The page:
GSA Annual Meeting in Indianapolis, Indiana, USA - 2018

Paper No. 96-29
Presentation Time: 9:00 AM-6:30 PM


BLOCHO, Reilly1, SMITH, Richard W.2 and NOLL, Mark R.1, (1)Department of the Earth Sciences, SUNY College at Brockport, 350 New Campus Dr, Brockport, NY 14420, (2)350 New Campus Dr, 350 New Campus Dr, 350 New Campus Dr, Brockport, NY 14420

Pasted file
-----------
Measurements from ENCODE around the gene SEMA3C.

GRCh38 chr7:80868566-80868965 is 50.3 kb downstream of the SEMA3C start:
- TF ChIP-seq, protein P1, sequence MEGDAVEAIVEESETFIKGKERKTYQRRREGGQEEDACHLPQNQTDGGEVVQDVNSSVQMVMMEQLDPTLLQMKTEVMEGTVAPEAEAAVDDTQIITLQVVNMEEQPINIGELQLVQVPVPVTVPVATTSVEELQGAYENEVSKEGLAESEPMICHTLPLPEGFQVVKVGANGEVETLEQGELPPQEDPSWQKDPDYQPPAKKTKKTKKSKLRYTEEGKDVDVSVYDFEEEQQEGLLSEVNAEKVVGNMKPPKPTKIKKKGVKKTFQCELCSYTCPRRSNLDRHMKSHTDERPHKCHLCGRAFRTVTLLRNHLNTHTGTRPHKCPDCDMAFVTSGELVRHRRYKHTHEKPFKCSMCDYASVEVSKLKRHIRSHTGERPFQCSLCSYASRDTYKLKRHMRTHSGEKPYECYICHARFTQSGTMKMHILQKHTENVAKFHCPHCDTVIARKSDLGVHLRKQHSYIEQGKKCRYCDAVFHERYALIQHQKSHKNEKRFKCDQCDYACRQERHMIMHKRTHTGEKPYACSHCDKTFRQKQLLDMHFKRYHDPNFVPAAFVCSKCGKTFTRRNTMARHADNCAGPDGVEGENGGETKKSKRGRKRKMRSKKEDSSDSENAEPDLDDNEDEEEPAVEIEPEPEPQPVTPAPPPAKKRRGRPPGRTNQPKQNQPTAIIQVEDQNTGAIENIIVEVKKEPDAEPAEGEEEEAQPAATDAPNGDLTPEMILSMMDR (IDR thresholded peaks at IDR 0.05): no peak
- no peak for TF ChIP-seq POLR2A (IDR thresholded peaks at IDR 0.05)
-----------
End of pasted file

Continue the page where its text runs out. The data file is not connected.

Several black shale formations, ranging from Ordovician to Devonian in age, outcrop in New York State. These shales have been shown to be significant sources of unconventional gas, suggesting high levels of organic material preserved due to anoxic conditions within the basin during deposition. Variations in major and trace elements, and organic matter lipid characterization, may lead to a better understanding of depositional environments within the paleobasins. Eight samples from the Marcellus Shale were obtained from outcrops and quarries that span an east to west band in New York, and three from the Utica Shale. Whole rock analysis for major and trace elements and organic matter lipid profiles were determined for each sample. All samples showed negative Ce anomalies, indicating that anoxic conditions were present during deposition. These values, however, show no correlation with spatial distribution across the state. A correlation between organic matter and Ni, another indicator of anoxic conditions, is present, with an r2 of 0.97 which is supported by Lewan, M. D., & Maynard, J. B. (1982). This indicates algae as the probable source of the organic matter. Total organic matter content values range from 2.43 to 17.48 (wt%) as determined by loss on ignition, however, no clear trend could be observed related to distribution across the state. Total extractable lipids, however, does show a spatial trend, with values increasing as you move from west to east across the State within the Marcellus. Furthermore, Marcellus samples show significantly higher total lipids when compared to Utica samples. Detailed characterization of lipids is underway, and may shed light on the source of organic matter and preservation.